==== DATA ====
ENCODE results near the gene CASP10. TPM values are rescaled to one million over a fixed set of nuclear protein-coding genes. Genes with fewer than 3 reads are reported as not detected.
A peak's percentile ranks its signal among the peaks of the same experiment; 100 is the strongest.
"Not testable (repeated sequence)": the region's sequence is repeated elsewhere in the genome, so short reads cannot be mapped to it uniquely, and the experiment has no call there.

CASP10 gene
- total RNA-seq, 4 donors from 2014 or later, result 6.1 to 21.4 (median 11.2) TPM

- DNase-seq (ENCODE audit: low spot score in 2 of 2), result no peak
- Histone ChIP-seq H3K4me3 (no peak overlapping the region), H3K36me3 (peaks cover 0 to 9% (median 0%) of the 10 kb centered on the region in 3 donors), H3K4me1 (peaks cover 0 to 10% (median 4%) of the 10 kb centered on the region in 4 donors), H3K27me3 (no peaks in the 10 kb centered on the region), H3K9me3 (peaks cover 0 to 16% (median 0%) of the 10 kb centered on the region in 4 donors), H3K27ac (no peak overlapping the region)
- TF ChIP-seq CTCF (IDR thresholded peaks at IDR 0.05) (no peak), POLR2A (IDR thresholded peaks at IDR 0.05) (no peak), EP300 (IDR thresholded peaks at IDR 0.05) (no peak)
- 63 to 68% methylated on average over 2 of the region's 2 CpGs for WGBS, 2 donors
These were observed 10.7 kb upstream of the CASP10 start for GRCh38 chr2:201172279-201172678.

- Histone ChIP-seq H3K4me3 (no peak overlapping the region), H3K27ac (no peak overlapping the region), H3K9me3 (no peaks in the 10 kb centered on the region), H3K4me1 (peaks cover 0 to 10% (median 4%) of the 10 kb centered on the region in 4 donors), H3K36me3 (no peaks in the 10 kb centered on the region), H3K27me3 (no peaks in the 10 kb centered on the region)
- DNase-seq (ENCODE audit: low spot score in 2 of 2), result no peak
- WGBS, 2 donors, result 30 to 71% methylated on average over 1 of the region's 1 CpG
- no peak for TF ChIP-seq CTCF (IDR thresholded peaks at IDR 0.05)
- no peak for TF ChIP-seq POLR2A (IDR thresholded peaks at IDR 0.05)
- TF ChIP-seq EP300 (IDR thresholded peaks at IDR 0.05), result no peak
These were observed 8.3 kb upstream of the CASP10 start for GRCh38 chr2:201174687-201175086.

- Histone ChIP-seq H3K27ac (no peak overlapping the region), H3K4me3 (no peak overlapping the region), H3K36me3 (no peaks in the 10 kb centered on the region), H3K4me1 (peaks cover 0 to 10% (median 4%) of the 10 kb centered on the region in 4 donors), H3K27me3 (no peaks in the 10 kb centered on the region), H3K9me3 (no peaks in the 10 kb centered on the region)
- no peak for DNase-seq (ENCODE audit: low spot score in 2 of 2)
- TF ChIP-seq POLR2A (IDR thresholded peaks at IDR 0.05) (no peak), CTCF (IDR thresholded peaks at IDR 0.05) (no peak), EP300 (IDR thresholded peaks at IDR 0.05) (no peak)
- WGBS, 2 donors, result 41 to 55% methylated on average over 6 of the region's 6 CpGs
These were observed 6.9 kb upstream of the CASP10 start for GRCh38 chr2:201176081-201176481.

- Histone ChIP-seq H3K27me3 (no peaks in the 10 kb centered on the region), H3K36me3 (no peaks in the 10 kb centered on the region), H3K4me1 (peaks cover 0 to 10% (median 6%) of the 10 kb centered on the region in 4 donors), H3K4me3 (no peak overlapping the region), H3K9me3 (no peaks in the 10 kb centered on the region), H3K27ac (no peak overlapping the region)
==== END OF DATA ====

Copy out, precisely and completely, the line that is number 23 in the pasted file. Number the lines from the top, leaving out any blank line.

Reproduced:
- Histone ChIP-seq H3K27me3 (no peaks in the 10 kb centered on the region), H3K36me3 (no peaks in the 10 kb centered on the region), H3K4me1 (peaks cover 0 to 10% (median 6%) of the 10 kb centered on the region in 4 donors), H3K4me3 (no peak overlapping the region), H3K9me3 (no peaks in the 10 kb centered on the region), H3K27ac (no peak overlapping the region)